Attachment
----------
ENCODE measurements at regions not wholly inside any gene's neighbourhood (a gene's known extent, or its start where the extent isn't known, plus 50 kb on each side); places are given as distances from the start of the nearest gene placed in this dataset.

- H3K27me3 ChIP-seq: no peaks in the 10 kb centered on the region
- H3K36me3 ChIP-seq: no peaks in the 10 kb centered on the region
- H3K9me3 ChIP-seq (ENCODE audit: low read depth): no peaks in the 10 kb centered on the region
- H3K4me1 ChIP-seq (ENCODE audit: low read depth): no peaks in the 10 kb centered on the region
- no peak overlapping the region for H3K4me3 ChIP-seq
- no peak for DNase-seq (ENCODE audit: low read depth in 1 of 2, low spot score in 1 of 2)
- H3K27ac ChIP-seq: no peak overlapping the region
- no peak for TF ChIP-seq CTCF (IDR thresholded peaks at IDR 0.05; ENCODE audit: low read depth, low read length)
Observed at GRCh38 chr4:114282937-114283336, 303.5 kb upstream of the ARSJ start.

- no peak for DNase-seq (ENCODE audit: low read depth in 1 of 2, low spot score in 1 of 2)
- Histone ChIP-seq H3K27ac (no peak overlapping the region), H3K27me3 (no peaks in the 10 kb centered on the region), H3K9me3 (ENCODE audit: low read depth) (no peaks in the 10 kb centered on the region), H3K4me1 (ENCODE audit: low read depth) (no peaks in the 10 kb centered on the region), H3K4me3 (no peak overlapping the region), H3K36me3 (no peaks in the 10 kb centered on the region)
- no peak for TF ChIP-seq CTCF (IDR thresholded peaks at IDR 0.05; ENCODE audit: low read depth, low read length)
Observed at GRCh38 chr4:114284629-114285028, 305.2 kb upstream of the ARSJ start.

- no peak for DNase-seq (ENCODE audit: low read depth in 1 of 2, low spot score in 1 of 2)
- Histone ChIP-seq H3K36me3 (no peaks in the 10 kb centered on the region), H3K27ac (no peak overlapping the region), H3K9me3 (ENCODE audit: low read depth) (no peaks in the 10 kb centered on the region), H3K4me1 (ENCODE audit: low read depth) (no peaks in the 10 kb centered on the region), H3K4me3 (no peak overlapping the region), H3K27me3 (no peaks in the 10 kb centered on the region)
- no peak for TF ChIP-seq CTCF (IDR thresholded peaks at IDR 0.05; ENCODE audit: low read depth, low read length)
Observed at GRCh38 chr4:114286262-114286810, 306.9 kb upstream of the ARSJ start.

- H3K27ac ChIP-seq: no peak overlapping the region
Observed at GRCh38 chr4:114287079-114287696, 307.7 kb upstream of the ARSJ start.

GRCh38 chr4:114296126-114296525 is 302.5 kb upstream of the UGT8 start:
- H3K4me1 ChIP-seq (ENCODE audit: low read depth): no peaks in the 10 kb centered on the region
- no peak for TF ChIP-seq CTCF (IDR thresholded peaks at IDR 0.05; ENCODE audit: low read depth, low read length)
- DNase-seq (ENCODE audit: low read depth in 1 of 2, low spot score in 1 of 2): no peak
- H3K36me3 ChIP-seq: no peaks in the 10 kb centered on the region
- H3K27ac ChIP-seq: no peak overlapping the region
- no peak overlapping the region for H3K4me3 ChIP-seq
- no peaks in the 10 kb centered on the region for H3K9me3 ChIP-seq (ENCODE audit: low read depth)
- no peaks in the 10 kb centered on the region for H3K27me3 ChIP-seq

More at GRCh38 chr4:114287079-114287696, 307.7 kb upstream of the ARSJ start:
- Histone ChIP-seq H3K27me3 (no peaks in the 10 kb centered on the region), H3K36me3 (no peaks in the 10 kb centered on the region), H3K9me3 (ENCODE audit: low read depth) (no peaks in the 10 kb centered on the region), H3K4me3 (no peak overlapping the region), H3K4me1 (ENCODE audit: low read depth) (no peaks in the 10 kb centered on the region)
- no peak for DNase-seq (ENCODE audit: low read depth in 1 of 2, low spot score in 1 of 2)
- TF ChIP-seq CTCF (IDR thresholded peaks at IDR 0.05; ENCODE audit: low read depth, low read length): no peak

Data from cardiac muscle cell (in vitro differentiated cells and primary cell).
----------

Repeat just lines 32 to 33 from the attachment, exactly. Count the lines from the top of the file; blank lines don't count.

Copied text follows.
- no peak for DNase-seq (ENCODE audit: low read depth in 1 of 2, low spot score in 1 of 2)
- TF ChIP-seq CTCF (IDR thresholded peaks at IDR 0.05; ENCODE audit: low read depth, low read length): no peak